MaxxCasting was developed by the principals of Marathon Media (Chris Devine and Rick Bonick) which, at one time, owned more than 100 stations in small, medium and sometimes major markets – often with secondary facilities or move-ins.

They found themselves needing to improvise to make the signals competitive. The result is a new company, GeoBroadcast Solutions, LLC, to help other broadcasters maximize their facilities.

To add an additional level of confidence in the MaxxCasting technology, it has been validated by NPR Labs and also by listening tests at Towson University to help determine thresholds of acceptable interference levels through focus group testing. (Towson University has provided such services in the past to iBiquity for the HD Radio codec testing as well as for numerous NPR Labs studies.)

Those listening tests assisted in deriving the proprietary formulae utilized in the planning and tuning process.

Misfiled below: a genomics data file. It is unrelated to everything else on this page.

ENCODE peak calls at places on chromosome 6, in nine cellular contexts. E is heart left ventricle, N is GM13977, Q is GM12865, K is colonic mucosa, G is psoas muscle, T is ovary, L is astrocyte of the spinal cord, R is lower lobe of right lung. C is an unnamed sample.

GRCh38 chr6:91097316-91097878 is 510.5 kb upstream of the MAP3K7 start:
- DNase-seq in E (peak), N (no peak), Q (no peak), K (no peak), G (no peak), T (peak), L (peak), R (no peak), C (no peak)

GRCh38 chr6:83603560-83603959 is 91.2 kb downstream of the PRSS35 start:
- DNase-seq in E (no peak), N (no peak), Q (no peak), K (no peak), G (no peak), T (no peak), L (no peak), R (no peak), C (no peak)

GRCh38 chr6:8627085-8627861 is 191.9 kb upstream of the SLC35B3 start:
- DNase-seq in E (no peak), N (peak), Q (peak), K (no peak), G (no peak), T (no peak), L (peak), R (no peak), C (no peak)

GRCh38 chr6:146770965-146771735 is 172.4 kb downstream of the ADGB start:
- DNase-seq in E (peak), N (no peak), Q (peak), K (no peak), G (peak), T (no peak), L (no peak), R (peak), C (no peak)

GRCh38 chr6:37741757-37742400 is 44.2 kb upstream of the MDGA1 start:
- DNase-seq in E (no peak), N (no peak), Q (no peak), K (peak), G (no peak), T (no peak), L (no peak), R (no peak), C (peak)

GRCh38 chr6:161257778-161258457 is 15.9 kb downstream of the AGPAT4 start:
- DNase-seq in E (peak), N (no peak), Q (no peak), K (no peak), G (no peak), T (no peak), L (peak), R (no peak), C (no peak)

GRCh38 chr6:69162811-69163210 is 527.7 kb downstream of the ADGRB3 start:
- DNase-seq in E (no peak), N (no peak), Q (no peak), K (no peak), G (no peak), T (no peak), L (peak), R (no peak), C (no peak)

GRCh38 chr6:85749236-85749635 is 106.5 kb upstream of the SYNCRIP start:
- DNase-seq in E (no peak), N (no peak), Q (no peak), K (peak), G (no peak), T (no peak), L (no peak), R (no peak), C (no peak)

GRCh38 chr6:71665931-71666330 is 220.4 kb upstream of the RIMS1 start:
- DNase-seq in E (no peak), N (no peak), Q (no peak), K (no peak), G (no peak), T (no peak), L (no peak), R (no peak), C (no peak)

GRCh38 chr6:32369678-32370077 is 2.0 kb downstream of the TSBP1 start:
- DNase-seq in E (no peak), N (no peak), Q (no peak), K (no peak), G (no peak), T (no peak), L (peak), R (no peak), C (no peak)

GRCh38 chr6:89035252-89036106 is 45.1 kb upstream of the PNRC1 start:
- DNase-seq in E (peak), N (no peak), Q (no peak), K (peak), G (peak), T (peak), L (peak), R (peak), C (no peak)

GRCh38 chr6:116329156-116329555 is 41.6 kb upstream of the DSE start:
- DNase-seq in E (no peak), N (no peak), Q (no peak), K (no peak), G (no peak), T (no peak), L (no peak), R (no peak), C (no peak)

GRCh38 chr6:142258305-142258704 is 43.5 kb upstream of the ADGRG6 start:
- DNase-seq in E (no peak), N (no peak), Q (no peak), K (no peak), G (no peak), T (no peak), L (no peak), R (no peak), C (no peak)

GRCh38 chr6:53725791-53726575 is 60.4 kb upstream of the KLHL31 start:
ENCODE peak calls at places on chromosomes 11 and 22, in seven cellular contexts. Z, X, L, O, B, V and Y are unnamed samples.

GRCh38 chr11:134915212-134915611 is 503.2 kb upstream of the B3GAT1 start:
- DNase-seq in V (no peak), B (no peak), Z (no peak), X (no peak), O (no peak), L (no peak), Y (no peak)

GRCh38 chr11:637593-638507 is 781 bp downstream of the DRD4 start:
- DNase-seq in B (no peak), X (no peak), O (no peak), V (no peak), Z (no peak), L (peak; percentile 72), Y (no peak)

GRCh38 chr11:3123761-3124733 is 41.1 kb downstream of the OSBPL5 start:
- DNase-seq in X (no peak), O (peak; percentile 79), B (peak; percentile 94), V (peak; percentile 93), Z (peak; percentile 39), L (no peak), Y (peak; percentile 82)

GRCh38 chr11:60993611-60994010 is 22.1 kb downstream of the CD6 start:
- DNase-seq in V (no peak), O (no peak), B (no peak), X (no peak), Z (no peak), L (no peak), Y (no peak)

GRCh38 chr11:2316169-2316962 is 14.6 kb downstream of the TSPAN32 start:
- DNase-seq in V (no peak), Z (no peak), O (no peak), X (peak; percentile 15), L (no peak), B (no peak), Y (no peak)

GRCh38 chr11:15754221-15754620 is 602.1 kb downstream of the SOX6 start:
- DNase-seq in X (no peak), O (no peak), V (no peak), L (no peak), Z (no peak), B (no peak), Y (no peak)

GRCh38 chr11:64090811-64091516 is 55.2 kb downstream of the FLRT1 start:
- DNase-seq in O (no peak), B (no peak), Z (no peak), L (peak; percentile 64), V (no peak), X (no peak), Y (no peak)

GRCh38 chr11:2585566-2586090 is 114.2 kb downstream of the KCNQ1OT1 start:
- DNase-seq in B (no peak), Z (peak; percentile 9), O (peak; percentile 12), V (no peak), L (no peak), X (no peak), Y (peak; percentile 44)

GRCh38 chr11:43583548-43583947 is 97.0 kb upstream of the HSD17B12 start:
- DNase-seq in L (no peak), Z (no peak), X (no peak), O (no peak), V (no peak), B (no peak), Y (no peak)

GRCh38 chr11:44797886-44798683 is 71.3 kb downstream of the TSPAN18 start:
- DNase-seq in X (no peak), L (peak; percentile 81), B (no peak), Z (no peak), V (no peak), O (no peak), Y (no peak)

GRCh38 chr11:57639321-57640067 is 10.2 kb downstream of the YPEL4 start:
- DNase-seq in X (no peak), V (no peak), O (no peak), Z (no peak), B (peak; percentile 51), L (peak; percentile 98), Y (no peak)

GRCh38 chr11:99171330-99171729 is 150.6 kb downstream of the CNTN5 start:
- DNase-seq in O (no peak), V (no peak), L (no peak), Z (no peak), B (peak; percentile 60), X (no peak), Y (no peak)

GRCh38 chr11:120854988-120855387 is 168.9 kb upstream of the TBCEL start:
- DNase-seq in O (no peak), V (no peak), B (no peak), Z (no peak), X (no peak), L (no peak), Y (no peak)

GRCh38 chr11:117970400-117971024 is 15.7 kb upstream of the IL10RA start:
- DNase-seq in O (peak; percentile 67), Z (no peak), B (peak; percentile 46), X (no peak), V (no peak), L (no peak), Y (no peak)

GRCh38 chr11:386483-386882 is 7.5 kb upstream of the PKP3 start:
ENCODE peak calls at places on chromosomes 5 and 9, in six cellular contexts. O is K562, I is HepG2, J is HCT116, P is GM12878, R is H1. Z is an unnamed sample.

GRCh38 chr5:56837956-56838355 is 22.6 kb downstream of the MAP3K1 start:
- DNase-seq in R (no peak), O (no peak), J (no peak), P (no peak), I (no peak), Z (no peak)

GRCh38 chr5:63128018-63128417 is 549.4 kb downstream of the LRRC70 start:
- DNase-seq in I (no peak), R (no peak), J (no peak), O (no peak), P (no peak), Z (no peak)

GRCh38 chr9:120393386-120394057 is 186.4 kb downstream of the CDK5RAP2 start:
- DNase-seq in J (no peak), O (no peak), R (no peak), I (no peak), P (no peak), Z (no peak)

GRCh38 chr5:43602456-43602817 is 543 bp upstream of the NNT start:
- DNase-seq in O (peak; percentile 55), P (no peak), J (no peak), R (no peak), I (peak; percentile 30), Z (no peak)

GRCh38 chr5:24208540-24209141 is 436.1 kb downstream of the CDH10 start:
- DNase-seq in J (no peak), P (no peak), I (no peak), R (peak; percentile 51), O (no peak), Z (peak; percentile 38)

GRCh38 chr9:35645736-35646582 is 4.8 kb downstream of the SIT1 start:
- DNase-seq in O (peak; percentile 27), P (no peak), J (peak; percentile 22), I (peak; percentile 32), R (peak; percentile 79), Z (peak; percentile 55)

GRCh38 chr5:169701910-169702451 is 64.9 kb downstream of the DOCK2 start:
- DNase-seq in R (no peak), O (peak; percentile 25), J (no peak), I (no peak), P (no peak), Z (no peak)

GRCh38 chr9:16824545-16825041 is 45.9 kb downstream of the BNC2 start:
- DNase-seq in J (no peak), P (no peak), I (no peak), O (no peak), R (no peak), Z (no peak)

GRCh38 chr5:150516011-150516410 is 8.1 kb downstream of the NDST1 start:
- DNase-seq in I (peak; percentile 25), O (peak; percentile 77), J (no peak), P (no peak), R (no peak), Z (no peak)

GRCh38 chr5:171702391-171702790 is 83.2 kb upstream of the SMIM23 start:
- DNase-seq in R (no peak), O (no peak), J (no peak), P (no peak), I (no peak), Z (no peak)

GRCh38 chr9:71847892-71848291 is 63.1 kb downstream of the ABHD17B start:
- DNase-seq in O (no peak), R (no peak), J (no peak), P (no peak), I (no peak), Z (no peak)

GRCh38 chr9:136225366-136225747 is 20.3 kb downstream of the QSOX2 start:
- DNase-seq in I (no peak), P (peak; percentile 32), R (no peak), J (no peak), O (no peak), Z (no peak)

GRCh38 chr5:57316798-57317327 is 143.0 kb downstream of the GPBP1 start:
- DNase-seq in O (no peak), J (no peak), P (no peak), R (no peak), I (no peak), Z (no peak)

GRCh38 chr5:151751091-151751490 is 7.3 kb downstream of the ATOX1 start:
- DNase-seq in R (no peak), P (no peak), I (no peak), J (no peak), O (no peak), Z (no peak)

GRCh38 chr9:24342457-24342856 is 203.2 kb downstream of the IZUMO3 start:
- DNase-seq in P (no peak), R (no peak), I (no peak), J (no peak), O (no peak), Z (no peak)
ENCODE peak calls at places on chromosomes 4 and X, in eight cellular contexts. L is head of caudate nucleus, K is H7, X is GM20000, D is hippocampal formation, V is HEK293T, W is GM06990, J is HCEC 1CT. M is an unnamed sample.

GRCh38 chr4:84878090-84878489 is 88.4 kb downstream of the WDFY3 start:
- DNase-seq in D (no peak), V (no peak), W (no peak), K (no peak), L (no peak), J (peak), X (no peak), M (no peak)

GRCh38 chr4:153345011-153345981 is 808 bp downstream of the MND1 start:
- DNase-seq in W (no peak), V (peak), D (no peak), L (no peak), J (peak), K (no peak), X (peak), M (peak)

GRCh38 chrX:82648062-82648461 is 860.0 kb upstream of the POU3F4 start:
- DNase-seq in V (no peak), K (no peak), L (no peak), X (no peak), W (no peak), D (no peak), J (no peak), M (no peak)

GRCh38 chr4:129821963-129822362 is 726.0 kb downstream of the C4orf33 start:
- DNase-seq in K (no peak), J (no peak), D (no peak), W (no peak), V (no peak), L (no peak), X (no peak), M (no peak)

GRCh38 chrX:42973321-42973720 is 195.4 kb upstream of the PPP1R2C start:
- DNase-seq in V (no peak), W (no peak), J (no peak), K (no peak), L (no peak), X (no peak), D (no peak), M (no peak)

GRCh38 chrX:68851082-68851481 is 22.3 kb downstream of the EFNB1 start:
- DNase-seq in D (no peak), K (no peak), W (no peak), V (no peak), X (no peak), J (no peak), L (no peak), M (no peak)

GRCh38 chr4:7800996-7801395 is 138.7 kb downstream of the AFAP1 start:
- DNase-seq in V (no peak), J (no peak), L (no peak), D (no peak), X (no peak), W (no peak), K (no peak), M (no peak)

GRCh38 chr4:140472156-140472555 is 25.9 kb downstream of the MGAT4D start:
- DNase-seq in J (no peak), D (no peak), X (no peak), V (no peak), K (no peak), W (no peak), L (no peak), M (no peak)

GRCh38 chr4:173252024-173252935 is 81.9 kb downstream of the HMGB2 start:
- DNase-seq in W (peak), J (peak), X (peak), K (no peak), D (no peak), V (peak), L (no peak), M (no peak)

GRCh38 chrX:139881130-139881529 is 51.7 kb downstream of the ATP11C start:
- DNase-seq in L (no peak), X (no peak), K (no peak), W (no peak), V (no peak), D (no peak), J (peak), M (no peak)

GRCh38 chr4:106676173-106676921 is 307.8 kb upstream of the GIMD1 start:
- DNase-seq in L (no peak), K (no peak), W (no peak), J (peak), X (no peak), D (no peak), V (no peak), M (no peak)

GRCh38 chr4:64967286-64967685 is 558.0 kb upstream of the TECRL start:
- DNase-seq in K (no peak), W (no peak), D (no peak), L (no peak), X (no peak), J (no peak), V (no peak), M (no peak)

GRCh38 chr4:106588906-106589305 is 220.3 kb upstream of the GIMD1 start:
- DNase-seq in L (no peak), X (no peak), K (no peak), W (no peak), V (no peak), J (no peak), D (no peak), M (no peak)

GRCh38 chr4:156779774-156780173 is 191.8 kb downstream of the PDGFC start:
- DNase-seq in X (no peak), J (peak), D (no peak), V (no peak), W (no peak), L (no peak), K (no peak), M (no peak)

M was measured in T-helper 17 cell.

What Can Be Achieved

Utilizing Maxxcasting, signals can be brought back up to that required for good building penetration and even portable reception.

Perhaps there is severe multipath in an area. MaxxCasting can be used to mitigate that by the addition of one or more synchronous boosters or “nodes” in such locations.

What equipment do we typically use? GatesAir Flexiva transmitters, GatesAir Intraplex IP Link with Synchrocast option and Jampro Java log periodic antennas. The customer has various 3 options with his IP link connectivity between sites and can also use T1 if required.